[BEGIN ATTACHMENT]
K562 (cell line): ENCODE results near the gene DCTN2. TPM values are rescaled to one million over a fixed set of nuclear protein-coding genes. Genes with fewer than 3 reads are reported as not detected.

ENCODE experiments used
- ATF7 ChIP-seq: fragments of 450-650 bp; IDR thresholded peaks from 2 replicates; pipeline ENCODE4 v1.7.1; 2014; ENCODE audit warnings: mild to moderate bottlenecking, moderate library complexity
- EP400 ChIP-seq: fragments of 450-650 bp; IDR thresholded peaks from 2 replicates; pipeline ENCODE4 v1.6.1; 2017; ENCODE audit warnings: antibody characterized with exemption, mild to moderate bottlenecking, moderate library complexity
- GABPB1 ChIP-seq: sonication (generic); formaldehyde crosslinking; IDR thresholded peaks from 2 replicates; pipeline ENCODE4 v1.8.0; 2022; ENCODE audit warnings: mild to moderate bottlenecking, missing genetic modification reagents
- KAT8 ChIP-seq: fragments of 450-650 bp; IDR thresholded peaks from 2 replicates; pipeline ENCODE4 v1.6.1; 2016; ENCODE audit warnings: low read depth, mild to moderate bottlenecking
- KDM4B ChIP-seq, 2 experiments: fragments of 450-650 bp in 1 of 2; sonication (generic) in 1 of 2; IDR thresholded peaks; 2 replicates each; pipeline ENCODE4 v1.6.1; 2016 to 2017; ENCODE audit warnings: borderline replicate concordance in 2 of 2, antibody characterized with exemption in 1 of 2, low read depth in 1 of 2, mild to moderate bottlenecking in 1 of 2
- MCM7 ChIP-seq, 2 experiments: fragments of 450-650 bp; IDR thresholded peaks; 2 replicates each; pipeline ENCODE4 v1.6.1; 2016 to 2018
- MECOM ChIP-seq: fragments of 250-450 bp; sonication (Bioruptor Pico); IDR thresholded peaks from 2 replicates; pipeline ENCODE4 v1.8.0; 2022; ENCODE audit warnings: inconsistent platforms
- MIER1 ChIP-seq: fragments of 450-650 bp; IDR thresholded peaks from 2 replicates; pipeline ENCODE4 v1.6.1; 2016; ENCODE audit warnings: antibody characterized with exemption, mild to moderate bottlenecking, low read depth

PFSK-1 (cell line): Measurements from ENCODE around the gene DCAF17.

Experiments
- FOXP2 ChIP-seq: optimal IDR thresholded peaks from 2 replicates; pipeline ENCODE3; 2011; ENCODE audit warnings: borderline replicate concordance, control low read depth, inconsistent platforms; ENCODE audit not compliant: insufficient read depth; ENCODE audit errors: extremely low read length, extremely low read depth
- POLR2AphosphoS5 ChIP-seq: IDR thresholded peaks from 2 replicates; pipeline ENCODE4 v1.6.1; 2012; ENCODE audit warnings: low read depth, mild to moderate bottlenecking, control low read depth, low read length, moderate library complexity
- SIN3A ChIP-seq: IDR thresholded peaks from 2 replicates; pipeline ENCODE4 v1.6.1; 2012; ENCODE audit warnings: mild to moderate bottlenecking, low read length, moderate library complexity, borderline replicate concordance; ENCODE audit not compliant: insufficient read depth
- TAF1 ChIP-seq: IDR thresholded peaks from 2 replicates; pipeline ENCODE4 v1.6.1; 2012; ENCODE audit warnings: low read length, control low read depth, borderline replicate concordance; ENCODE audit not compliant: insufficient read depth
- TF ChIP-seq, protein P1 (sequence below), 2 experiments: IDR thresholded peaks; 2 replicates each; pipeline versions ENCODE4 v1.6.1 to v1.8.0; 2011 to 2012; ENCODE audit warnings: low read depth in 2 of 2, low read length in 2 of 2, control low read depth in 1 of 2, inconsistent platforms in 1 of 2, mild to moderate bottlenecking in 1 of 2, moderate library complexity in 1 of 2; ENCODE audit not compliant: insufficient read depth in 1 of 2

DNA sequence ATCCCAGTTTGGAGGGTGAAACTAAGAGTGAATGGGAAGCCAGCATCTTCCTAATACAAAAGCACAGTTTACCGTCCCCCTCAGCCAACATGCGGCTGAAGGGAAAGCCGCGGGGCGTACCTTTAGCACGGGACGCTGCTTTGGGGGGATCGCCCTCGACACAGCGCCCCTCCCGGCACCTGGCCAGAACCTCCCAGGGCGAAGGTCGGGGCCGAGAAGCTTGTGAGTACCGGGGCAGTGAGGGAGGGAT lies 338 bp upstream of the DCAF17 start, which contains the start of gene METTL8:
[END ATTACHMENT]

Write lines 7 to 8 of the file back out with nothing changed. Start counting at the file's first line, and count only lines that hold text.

- KDM4B ChIP-seq, 2 experiments: fragments of 450-650 bp in 1 of 2; sonication (generic) in 1 of 2; IDR thresholded peaks; 2 replicates each; pipeline ENCODE4 v1.6.1; 2016 to 2017; ENCODE audit warnings: borderline replicate concordance in 2 of 2, antibody characterized with exemption in 1 of 2, low read depth in 1 of 2, mild to moderate bottlenecking in 1 of 2
- MCM7 ChIP-seq, 2 experiments: fragments of 450-650 bp; IDR thresholded peaks; 2 replicates each; pipeline ENCODE4 v1.6.1; 2016 to 2018